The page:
(Adds details, quotes, updates after market close)
TAIPEI, May 13 (Reuters) - Taiwan’s finance ministry has called state-owned banks to “suggest” they buy stocks amid steep falls on the island’s stock market, three sources familiar with the matter told Reuters on Thursday.
The benchmark index fell as much as 8% on Wednesday and closed down more than 4% on fears about rising domestic COVID-19 infections in Taiwan, which has generally kept the pandemic well under control. The index closed down a further 1.5% on Thursday.
The sources, who spoke on condition of anonymity as they were not authorised to speak to the media, said the Finance Ministry had suggested they buy large-cap stocks to take advantage of their lower price, but also stocks in traditional industries.
“Over the last two days we have been buying, and there’s been no selling to talk of,” one of the sources said.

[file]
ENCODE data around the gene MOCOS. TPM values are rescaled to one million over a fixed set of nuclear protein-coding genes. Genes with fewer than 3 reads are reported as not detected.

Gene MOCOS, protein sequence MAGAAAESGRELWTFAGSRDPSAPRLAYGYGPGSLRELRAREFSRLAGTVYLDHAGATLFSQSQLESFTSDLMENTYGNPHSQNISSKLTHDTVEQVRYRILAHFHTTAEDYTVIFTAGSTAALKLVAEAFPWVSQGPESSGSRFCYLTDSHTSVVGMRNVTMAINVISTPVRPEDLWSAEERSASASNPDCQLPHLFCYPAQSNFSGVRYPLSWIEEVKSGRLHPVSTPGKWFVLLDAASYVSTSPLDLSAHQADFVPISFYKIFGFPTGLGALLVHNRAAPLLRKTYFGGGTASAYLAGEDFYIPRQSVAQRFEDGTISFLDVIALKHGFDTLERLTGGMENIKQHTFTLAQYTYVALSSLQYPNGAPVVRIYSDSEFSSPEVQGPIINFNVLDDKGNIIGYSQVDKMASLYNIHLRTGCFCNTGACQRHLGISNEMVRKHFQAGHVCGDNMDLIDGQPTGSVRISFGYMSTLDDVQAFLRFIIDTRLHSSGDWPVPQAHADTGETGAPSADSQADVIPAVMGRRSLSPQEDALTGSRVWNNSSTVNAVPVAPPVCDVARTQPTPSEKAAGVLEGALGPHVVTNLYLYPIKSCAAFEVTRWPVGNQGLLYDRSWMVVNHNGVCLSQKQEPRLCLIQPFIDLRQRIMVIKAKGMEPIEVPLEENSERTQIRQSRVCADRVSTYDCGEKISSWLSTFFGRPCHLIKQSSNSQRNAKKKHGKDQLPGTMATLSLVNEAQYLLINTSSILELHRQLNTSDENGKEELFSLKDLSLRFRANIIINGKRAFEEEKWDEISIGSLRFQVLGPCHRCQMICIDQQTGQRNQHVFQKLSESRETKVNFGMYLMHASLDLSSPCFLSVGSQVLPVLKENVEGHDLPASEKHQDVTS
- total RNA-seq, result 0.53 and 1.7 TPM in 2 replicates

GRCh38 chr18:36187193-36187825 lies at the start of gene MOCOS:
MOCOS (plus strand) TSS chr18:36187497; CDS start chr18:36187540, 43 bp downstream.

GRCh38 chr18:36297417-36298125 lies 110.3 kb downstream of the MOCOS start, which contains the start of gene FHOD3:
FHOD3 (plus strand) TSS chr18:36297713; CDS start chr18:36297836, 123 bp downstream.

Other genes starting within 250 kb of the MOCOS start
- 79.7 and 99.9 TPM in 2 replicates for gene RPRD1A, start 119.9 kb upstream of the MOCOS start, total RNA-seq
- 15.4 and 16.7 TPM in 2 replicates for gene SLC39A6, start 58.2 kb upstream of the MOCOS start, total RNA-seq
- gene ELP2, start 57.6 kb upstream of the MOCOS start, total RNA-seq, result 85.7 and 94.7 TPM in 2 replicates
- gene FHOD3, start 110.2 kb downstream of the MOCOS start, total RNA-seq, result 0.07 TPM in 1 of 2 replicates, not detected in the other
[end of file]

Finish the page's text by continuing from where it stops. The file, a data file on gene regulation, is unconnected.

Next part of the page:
A second source said a senior ministry official had contacted them around midday on Wednesday to “suggest” they buy into the market.
“We are paying close attention to the market changes,” the source said. “Of course we bought.”
A ministry official told Reuters the banks had their own investment teams and made their own decisions.
“It’s up to them to decide whether it’s appropriate to buy or sell,” the official added.
Taiwan has a formal government mechanism to intervene in the stock market in case of large fluctuations called the National Stabilisation Fund.
Taiwan Deputy Finance Minister Frank Juan told Reuters on Wednesday he did not rule out calling a meeting of the fund if the market situation worsened, although he said economic and market fundamentals were good and people should calm down. (Reporting by Liang-sa Loh; Writing by Ben Blanchard; Editing by Jacqueline Wong and Lincoln Feast.)